# Phased Array (phasedArrayAntenna.sdf)

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## Problem Description

This VSimEM example illustrates how to setup a phased array simulation and analyze the far field results. Phased array antennas are a vastly-expanding field of research and development due to the fact that going from a one element antenna to an N-element antenna provides more directive beamforming characteristics and, most importantly, non-mechanical steering. Creating a multiple-element antenna results in an array pattern composed of wires, apertures, or other element types. Directive patterns are obtained via constructive interference in the desired direction and destructive in the other directions. Applications of phased array antennas range from commercial (5G, wireless & mobile, satellite telecommunication), military & defense (RADAR, acoustics) to research: atmospheric, space.

This simulation can be run with a VSimEM license.

## Opening the Simulation

The phasedArrayAntenna example is accessed from within VSimComposer by the following actions:

• In the resulting Examples window expand the VSim for Electromagnetics option.
• Expand the Antennas option.
• Select Phased Array and press the Choose button.
• In the resulting dialog, create a New Folder if desired, then press the Save button to create a copy of this example.

The resulting Setup Window is shown Fig. 204.

## Simulation Properties

This example consist of $$15\times 15$$ array of small metal antenna elements excited by a distributed current source. The separation between the elements is $$\frac{\lambda}{6}$$.

Note that the SPACING parameter CANNOT be used in the CSG array setup settings. To recreate an array with a different spacing between elements, the spacing needs to first be calculated and then typed into the array setup window.

The current source is results in an outging wave centered at $$(x,y)=(0,0)$$. The wave amplitude has a Gaussian profile with the standard deviation $$\sigma$$. The phase and amplitude are tied to the azimuthal angle $$\theta$$, and polar angle $$\phi$$. In this example, the azimuthal angle $$\theta$$ is fixed at $$\pi/4$$ via the Function dphiFunc. The polar angle $$\phi$$ goes from 0 to $$2\pi$$ throughout the simulation via the Function thetaFunc.

The simulation domain contains a far field box history that is later used for the computeFarFieldFromKirchhoffBox analyser.

The current excitation formula, $$F(x, y, \phi, \theta, t)$$, is:

$F(x,y,\phi,\theta,t) = A(x,y,\phi,\theta) \times \sin{\Phi(x,y,\phi,\theta)} \times X(x) \times Y(y)$

Where the aplitude $$A(x,y,\phi,\theta)$$, the phase $$\Phi(x,y,\phi,\theta)$$, and locations in the x-y plane $$X(x)$$ and $$Y(y)$$ are defined by:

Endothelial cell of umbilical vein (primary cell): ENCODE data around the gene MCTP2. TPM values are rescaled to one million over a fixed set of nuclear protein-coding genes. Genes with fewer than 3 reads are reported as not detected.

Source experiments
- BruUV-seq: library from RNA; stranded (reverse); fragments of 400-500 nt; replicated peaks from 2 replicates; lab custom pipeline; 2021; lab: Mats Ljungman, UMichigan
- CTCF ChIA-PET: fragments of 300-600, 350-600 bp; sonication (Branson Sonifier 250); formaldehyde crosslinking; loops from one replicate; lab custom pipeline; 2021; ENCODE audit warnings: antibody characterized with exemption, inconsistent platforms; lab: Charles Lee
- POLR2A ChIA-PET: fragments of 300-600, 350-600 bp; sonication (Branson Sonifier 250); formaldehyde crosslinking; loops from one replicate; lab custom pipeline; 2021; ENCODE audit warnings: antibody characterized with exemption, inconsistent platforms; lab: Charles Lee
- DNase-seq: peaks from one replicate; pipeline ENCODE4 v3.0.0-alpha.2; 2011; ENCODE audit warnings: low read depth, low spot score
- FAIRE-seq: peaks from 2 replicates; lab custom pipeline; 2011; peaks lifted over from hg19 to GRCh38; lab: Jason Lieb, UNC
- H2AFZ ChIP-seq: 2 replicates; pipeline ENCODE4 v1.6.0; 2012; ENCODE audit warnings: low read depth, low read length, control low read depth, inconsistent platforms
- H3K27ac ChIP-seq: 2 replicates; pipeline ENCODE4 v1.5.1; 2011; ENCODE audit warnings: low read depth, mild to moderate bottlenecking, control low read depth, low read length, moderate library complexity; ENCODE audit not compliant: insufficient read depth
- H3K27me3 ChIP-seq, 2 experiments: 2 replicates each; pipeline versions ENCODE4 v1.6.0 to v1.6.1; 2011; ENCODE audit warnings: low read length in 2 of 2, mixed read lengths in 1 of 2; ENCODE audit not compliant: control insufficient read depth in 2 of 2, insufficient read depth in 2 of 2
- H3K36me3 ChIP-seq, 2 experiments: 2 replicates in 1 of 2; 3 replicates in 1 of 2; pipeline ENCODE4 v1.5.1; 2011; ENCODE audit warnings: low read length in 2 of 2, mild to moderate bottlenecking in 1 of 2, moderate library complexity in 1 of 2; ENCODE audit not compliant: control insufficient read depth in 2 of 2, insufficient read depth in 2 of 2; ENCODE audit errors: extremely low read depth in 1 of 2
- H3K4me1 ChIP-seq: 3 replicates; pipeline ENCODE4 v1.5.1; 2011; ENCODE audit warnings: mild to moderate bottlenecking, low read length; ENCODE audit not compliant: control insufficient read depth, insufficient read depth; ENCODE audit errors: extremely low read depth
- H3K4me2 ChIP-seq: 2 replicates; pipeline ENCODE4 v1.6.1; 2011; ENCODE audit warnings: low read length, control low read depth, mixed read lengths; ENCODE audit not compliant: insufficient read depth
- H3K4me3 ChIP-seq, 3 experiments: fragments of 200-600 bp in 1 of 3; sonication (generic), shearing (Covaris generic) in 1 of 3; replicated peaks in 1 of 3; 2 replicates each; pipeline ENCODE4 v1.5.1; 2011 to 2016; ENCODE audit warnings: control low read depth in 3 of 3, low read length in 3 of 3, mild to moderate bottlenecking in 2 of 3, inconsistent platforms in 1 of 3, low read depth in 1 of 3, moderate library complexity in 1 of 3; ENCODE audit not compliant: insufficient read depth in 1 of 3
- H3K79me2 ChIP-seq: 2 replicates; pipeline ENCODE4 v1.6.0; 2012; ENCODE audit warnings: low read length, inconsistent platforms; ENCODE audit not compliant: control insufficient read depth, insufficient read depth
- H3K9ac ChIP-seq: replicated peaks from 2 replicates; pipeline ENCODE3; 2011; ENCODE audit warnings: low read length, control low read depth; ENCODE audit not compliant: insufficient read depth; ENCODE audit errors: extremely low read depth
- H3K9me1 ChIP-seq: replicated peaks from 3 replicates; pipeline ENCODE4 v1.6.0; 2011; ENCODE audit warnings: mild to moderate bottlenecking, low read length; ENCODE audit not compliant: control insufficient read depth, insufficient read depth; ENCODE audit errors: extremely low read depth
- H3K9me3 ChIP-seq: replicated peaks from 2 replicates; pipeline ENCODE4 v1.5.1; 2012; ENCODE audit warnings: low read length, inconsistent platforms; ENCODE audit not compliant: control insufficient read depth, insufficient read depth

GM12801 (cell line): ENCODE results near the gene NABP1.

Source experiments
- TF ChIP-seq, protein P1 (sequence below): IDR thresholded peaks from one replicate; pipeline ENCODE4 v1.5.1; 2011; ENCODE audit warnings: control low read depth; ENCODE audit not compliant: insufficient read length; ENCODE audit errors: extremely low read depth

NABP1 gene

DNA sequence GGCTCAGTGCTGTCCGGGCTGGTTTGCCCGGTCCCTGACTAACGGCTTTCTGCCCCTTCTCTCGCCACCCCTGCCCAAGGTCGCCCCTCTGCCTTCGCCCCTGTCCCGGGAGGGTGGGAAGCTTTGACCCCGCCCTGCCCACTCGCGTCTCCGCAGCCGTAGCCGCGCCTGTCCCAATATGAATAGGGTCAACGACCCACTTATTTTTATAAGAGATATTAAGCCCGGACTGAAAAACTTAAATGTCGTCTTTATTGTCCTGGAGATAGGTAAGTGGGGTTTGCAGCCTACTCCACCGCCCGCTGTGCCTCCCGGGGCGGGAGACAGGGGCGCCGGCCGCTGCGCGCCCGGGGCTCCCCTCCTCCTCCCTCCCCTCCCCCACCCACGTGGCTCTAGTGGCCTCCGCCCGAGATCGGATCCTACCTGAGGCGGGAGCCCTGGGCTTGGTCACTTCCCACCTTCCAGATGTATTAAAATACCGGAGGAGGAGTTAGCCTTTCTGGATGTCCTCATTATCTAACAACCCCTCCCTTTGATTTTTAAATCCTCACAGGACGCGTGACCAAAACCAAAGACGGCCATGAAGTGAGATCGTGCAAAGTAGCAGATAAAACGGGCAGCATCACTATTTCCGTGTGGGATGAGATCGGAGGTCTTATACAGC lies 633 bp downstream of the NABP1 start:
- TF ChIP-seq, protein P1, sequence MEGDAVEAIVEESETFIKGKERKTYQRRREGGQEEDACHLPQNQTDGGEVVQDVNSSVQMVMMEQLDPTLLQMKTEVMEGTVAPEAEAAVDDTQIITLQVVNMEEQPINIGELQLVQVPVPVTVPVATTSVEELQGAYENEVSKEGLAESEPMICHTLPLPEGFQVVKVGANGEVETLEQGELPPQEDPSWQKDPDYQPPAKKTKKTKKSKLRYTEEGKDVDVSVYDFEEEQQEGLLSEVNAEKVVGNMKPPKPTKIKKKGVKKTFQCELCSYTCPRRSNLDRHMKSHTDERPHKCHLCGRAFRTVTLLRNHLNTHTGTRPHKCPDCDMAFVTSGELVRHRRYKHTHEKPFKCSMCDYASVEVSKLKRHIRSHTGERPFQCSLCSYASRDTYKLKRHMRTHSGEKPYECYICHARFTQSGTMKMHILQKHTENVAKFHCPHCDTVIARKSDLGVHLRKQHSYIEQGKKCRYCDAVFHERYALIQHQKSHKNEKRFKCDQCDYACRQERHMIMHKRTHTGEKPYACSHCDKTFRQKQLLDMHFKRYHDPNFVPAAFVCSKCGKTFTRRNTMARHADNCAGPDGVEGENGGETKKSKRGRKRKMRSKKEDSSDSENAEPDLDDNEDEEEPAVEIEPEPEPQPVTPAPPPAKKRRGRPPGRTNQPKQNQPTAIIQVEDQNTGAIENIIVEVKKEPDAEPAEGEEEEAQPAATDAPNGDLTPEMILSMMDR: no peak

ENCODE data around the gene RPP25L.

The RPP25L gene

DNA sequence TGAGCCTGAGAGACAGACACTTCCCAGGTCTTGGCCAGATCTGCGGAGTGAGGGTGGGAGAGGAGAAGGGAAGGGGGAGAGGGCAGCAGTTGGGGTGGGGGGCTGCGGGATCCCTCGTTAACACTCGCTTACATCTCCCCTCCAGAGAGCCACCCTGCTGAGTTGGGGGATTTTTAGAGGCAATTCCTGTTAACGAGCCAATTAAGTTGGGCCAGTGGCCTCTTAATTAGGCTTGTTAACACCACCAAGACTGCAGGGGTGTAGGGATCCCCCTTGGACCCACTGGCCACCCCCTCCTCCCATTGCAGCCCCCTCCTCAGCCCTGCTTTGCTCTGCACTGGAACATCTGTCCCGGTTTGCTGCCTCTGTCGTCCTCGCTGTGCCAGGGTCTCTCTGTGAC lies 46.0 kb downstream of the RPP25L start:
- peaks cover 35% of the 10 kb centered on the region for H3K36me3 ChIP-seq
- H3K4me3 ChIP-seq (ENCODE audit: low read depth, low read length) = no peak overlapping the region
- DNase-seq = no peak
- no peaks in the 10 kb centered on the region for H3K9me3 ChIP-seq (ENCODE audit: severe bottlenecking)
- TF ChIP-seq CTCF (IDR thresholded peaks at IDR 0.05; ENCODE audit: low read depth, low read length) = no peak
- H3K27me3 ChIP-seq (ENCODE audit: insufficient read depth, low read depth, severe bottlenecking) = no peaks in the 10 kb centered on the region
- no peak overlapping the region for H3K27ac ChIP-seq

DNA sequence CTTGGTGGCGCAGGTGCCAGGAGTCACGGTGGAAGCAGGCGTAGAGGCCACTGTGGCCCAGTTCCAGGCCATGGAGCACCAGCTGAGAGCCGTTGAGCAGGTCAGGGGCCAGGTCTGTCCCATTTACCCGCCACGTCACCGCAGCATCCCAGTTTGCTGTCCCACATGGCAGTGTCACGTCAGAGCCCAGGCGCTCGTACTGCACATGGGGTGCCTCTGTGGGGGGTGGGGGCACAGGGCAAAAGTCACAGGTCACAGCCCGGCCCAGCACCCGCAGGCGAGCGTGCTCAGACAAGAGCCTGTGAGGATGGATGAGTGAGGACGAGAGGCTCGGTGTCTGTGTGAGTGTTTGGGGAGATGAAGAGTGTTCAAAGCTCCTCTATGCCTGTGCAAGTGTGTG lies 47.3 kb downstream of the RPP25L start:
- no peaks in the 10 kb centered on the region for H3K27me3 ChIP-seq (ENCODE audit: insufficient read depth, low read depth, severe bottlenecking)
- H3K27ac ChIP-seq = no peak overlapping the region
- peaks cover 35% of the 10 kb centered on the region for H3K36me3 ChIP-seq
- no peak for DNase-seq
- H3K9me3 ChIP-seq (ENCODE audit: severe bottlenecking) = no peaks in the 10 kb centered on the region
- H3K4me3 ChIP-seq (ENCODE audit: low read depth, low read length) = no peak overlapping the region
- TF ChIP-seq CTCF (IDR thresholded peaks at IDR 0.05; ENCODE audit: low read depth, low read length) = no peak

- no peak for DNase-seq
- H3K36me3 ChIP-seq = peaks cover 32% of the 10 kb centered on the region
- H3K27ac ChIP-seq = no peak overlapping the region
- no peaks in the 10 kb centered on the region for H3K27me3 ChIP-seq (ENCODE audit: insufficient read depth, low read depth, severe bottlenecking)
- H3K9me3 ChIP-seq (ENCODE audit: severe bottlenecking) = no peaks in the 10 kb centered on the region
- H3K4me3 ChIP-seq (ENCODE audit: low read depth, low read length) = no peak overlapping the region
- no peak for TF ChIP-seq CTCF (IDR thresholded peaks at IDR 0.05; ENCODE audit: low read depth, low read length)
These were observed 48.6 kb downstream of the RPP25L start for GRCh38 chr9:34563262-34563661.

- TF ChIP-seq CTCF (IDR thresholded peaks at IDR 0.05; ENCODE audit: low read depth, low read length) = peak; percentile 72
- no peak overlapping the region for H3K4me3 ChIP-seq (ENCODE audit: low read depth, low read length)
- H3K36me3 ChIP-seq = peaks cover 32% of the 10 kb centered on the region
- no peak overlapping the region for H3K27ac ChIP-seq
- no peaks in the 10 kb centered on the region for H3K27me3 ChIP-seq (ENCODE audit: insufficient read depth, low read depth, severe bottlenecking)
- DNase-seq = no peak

$A(x,y,\phi,\theta) = \frac{1}{\sigma \sqrt{2\pi}} e^{-\frac{1}{2\sigma}\left[\sin^2{\phi}\left( x \sin{\theta}-y \cos{\theta}\right)^2 + \cos^2{\phi} \left(x^2 +y^2\right)\right]}$
$\Phi(x,y,\phi,\theta) = \omega t + \frac{\omega}{c}\sin{\phi}\left(x \cos{\theta} + y \sin{\theta}\right)$
$X(x) = H\left[ \cos{\frac{2\pi x}{d}} - 0.9 \right]$
$Y(y) = H\left[ \cos{\frac{2\pi y}{d}} - 0.9 \right]$

## Running the Simulation

Once finished with the setup, continue as follows:

• Proceed to the Run Window by pressing the Run button in the navigation column out left.
• To run the file, click on the Run button in the upper left corner of the Logs and Output Files pane. You will see the output of the run in that pane. The run has completed successfully when you see the output, “Engine completed successfully.” This is shown in Fig. 205.

## Analyzing the Results

After performing the above actions, for a quick rough estimation of the far fields, continue as follows:

• Proceed to the Analysis Window by pressing the Analyze button in the navigation column.
• Click Show All Analyzers
• In the resulting list, select computeFarFieldFromKirchhoffBox and press Open
• The analyzer fields should be filled as below:
• simulationName: phasedArrayAntenna
• fieldLabel: E
• timeStepStride: 21
• getFourierComponent: 0
• frequncy: 1e9
• numTheta: 15
• numPhi: 30
• zeroPhiDirection: (1,0,0)
• simpsonIntegration: 0

Check the Overwrite Existing Files box.

• Click Analyze in the top right corner.
• The analysis is completed when you see the output shown in Fig. 206. Fig. 206 The computeFarFieldFromKirchhoffBox at the end of a successful run.

For more accurate results, use the following input paramters in the analyzer:

• simulationName: phasedArrayAntenna
• fieldLabel: E
• timeStepStride: 21
• getFourierComponent: 0
• frequncy: 1e9
• numTheta: 60
• numPhi: 120
• zeroPhiDirection: (1,0,0)
• simpsonIntegration: 0

## Visualizing the Results

After performing the above actions, the results can be visualized as follows:

• Proceed to the Visualize Window by pressing the Visualize button in the navigation column.
• From the Data View dropdown menu, select Data Overview.
• Expand Scalar Data variables.
• Expand farE and check the farE_Magnitude box.
• Move the dump slider to see the evolution of the far fields in time.

The resulting visualization is shown in Fig. 207.

To visualize the 2D far fields proceed as follows:

• Proceed to the Visualize Window by pressing the Visualize button in the navigation column.
• From the Data View dropdown menu, select Field Analysis
• Under Field choose farE_magnitude
• Move the dump slider to see the evolution of the 3D far fields as well as the 2D cross-sections in time.

The resulting visualization is shown in Fig. 208. Fig. 208 2D cross-section of the far field patern measured 30 m away from the source.

This method of visualizing the far fields can be used for studying properties such as directivity, main and side lobe pattern, radiation strength, etc.